Defense – The Final Frontier
It has heretofore been impossible to discuss individual defensive performance with any type of common language. Unfortunately, that leaves us with no solid means to debate the defensive merits of the majority of players in NBA history. All previous attempts to analyze defensive value have relied on defensive rebounds, steals, and blocks. In their absence, some models have used rebounds and assists as proxies. Statistics built upon this foundation include Dean Oliver’s DRating, bball-reference’s Defensive Win Shares, and Myers’ D-BPM. Some all-in-one metrics have also used team Defensive Rating as a stand-in for a player’s defensive value. DRating, Wins Produced, and logically even Plus-Minus models (in so far as points allowed is half of a team’s point margin) all use team defensive strength in this way.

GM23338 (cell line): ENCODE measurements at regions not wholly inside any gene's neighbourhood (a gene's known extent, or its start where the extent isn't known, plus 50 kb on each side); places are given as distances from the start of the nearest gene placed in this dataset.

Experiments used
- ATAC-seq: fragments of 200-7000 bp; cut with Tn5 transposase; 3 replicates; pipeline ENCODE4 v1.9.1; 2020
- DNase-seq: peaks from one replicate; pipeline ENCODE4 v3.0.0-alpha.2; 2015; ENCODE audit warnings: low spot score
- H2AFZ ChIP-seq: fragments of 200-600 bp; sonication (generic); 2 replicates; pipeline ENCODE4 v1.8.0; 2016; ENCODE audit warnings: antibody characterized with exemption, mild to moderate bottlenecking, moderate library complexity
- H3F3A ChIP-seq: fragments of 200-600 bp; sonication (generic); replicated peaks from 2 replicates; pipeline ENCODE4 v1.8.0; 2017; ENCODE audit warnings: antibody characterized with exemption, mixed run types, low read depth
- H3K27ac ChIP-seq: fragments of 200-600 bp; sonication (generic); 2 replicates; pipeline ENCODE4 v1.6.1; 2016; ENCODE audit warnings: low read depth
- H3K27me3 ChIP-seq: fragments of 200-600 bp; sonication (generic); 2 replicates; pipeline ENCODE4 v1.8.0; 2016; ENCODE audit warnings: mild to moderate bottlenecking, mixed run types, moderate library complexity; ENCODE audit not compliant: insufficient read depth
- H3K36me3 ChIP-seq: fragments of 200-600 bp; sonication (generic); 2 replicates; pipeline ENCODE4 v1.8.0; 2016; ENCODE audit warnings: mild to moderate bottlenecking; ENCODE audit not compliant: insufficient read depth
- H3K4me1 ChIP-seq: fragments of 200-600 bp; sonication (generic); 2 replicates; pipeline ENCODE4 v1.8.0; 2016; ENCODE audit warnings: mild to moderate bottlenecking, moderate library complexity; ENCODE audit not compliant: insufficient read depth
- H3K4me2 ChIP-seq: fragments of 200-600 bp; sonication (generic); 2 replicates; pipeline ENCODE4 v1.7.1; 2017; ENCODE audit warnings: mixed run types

The result is a decided favoritism toward big men (who gather rebounds) and players who are on good defensive teams. Many have noticed the result, but have not been able to redress the deficit without the use of superior data. Analyzing defense in this way also substantially misrepresents the merits of perimeter defenders. Such methods reward players with a lot of steals (even if they are poor defenders who gamble a lot) and punish players who don’t get many steals (even if they spend a lot of their time guarding the opponents’ best player.Continue reading “The GOAT Ladder: Defensive Greatness”